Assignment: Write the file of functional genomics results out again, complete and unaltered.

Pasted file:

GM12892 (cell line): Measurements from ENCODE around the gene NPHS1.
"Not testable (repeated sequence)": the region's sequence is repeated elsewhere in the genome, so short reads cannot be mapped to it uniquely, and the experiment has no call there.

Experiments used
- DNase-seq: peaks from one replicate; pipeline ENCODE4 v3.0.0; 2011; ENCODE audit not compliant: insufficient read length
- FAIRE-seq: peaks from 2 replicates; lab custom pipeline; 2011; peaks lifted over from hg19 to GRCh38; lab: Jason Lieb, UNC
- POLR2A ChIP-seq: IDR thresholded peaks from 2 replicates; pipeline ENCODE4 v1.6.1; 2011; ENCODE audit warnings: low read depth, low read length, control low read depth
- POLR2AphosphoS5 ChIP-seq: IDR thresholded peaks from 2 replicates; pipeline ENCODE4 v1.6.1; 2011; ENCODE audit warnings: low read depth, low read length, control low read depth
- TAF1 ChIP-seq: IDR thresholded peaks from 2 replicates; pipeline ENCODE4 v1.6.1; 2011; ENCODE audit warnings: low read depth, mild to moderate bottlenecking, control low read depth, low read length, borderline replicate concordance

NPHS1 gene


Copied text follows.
GM12892 (cell line): Measurements from ENCODE around the gene NPHS1.
"Not testable (repeated sequence)": the region's sequence is repeated elsewhere in the genome, so short reads cannot be mapped to it uniquely, and the experiment has no call there.

Experiments used
- DNase-seq: peaks from one replicate; pipeline ENCODE4 v3.0.0; 2011; ENCODE audit not compliant: insufficient read length
- FAIRE-seq: peaks from 2 replicates; lab custom pipeline; 2011; peaks lifted over from hg19 to GRCh38; lab: Jason Lieb, UNC
- POLR2A ChIP-seq: IDR thresholded peaks from 2 replicates; pipeline ENCODE4 v1.6.1; 2011; ENCODE audit warnings: low read depth, low read length, control low read depth
- POLR2AphosphoS5 ChIP-seq: IDR thresholded peaks from 2 replicates; pipeline ENCODE4 v1.6.1; 2011; ENCODE audit warnings: low read depth, low read length, control low read depth
- TAF1 ChIP-seq: IDR thresholded peaks from 2 replicates; pipeline ENCODE4 v1.6.1; 2011; ENCODE audit warnings: low read depth, mild to moderate bottlenecking, control low read depth, low read length, borderline replicate concordance

NPHS1 gene